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Home and Family in Japan

Continuity and Transformation

Edited by Richard Ronald, Allison Alexy

Routledge – 2011 – 304 pages

Series: Japan Anthropology Workshop Series

Purchasing Options:

  • Add to CartPaperback: $54.95
    978-0-415-68804-8
    October 12th 2011
  • Add to CartHardback: $160.00
    978-0-415-48867-9
    November 15th 2010

Description

In the Japanese language the word ‘ie’ denotes both the materiality of homes and family relations within. The traditional family and family house - often portrayed in ideal terms as key foundations of Japanese culture and society - have been subject to significant changes in recent years. This book comprehensively addresses various aspects of family life and dwelling spaces, exploring how homes, household patterns and kin relations are reacting to contemporary social, economic and urban transformations, and the degree to which traditional patterns of both houses and households are changing.

The book contextualises the shift from the hegemonic post-war image of standard family life, to the nuclear family and to a situation now where Japanese homes are more likely to include unmarried singles; childless couples; divorcees; unmarried adult children and elderly relatives either living alone or in nursing homes. It discusses how these new patterns are both reinforcing and challenging typical understandings of Japanese family life.

Contents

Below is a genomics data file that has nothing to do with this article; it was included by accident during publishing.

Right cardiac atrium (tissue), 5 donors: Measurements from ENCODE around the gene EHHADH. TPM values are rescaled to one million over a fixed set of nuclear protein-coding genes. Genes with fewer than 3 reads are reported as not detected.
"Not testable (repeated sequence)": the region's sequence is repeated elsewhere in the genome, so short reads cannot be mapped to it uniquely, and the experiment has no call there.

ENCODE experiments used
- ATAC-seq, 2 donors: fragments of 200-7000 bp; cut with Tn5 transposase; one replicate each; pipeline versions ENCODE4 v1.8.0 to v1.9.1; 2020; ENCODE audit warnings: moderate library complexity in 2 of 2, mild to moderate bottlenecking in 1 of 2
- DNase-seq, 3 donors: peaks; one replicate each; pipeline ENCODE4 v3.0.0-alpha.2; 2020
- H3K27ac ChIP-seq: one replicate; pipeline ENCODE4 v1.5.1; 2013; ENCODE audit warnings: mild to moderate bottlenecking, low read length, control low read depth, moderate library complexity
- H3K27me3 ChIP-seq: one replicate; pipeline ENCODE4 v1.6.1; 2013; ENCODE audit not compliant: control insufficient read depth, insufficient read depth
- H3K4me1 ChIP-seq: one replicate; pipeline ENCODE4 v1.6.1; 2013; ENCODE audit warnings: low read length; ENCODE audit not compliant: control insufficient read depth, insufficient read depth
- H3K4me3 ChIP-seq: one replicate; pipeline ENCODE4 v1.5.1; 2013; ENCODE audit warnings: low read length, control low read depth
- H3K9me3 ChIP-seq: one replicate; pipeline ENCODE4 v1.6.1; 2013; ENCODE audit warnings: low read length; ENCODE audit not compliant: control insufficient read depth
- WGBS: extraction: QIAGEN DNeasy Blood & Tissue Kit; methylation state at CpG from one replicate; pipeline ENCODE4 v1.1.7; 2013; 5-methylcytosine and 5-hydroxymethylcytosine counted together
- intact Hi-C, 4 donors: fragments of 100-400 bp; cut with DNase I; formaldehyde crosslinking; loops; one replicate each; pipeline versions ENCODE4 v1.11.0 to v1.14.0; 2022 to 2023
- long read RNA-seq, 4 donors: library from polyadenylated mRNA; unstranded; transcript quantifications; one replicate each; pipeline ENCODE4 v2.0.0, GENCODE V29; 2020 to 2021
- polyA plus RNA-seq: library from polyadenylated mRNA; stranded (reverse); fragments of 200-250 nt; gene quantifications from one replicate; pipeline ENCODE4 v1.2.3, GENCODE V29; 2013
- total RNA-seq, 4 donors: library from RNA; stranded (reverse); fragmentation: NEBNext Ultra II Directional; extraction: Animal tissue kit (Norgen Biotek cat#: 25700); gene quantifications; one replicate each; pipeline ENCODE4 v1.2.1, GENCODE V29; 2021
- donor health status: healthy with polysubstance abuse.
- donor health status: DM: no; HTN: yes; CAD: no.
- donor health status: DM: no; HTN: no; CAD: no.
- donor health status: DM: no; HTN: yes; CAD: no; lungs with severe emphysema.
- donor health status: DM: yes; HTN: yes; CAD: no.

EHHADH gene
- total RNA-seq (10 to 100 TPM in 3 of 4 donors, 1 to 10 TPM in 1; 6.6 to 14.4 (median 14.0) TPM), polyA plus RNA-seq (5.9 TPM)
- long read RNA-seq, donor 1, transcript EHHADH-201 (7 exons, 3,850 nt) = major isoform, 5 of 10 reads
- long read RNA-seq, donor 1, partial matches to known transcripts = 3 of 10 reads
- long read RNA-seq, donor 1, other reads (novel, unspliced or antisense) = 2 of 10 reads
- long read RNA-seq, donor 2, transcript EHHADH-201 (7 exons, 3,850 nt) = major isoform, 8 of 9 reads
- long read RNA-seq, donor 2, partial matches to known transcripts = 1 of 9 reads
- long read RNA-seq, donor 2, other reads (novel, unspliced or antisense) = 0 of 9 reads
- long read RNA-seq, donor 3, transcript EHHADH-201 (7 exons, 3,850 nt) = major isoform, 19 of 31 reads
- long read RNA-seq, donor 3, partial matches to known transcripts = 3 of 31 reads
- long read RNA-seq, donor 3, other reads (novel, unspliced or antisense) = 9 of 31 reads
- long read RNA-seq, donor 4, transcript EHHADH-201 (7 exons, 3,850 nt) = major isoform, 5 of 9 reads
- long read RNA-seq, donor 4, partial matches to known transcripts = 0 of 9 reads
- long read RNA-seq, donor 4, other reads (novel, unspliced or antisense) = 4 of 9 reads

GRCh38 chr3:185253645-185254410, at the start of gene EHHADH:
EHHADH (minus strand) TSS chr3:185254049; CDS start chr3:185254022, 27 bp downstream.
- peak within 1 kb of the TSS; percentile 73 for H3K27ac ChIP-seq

1. Introduction: Continuity and Change in Japanese Homes and Families 2. Reassembling Familial Intimacy: Civil, Fringe, and Popular Youth Visions of the Japanese Home and Family 3. Reforming Families in Japan: Family Policy in the Era of Structural Reform 4. The Ideal, the Deficient, and the Illogical Family: An Initial Typology of Administrative Household Units 5. ‘I did not know how to tell my parents, so I thought I would have to have an abortion’: Experiences of Unmarried Mothers in Japan 6. Masculinity and the Family System: The Ideology of the ‘Salaryman’ across Three Generations 7. Working and Waiting for an ‘Appropriate Person’: How Single Women Support and Resist Family in Japan 8. Home ownership, Family Change and Generational Differences 9. Homes and Houses, Senses and Spaces 10. The Changing Face of Homelessness in Tokyo in the Modern Era 11. Coping with Hikikomori: Socially Withdrawn Youth and the Japanese Family 12. The Door My Wife Closed: Houses, Families, and Divorce in Contemporary Japan 13. Living Apart Together: Anticipated Home, Family and Social Networks in Old Age

 

Author Bio

Richard Ronald is a Lecturer in Urban Studies at the University of Amsterdam, the Netherlands. He is the co-editor of Housing and Social Transition in Japan, also published by Routledge.

Allison Alexy is an Assistant Professor in the Department of Anthropology and Sociology at Lafayette College, USA.

Name: Home and Family in Japan: Continuity and Transformation (Hardback)Routledge 
Description: Edited by Richard Ronald, Allison Alexy. In the Japanese language the word ‘ie’ denotes both the materiality of homes and family relations within. The traditional family and family house - often portrayed in ideal terms as key foundations of Japanese culture and society -...
Categories: Japanese Culture & Society, Social & Cultural Anthropology, Sociology of the Family, Regional Anthropology, East Asia, Lone Parent Families, Anthropology - Soc Sci, Japanese Studies, Asian Culture & Society